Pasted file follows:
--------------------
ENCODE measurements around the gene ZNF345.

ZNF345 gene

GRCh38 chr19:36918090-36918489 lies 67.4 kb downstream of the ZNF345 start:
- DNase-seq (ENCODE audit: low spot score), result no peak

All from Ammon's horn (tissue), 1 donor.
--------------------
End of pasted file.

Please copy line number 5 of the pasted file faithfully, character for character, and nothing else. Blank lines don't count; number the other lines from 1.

All from Ammon's horn (tissue), 1 donor.